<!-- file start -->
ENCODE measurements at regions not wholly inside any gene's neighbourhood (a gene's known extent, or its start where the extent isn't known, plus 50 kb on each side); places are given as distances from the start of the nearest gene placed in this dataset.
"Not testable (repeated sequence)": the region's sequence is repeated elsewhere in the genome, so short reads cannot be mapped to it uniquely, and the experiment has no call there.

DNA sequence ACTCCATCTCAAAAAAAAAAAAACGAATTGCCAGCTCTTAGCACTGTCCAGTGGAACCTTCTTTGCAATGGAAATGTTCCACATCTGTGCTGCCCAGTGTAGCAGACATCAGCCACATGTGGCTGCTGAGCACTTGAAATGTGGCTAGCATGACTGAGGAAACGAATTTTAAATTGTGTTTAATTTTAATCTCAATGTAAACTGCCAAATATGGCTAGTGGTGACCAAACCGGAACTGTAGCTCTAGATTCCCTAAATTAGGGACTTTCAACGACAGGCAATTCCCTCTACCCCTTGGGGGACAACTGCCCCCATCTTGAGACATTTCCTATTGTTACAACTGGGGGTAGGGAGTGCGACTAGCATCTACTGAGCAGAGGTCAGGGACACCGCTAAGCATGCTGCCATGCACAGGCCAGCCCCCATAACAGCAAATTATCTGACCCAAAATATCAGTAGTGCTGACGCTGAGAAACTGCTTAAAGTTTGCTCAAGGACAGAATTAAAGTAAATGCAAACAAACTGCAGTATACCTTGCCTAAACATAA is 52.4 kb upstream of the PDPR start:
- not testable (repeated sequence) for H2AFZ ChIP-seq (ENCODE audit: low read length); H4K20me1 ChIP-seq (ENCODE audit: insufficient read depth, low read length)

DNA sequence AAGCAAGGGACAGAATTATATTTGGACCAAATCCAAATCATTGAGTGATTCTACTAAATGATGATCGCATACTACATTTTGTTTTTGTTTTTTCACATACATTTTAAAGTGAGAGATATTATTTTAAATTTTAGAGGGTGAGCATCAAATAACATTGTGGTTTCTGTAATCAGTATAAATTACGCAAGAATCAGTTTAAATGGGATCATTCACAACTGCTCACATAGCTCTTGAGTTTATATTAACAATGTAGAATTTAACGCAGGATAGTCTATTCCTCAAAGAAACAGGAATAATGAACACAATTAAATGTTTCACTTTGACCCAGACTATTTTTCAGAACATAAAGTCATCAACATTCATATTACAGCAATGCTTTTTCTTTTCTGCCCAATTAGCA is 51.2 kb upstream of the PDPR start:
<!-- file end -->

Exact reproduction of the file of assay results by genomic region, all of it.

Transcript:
ENCODE measurements at regions not wholly inside any gene's neighbourhood (a gene's known extent, or its start where the extent isn't known, plus 50 kb on each side); places are given as distances from the start of the nearest gene placed in this dataset.
"Not testable (repeated sequence)": the region's sequence is repeated elsewhere in the genome, so short reads cannot be mapped to it uniquely, and the experiment has no call there.

DNA sequence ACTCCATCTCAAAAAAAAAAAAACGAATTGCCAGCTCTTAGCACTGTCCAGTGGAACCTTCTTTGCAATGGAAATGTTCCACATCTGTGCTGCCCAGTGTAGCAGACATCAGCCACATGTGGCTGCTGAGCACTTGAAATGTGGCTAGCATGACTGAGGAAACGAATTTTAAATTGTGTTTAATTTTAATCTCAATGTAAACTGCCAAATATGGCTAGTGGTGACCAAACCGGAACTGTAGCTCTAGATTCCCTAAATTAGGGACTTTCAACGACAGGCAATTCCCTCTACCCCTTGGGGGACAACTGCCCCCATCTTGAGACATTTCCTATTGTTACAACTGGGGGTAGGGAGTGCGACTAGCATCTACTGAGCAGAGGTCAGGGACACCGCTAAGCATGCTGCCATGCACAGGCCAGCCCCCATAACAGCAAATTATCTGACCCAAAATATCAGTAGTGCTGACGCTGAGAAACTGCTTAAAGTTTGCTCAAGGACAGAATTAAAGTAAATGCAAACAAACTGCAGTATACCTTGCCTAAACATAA is 52.4 kb upstream of the PDPR start:
- not testable (repeated sequence) for H2AFZ ChIP-seq (ENCODE audit: low read length); H4K20me1 ChIP-seq (ENCODE audit: insufficient read depth, low read length)

DNA sequence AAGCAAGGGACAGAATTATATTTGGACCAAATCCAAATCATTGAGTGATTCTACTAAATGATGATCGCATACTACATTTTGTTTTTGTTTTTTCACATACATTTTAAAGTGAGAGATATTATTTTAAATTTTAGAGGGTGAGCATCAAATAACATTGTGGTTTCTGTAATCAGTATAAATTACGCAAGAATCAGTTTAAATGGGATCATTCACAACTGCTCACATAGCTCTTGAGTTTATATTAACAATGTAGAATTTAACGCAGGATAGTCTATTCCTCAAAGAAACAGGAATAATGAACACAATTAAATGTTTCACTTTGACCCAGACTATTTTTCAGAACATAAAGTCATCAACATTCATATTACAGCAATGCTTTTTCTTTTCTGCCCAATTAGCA is 51.2 kb upstream of the PDPR start: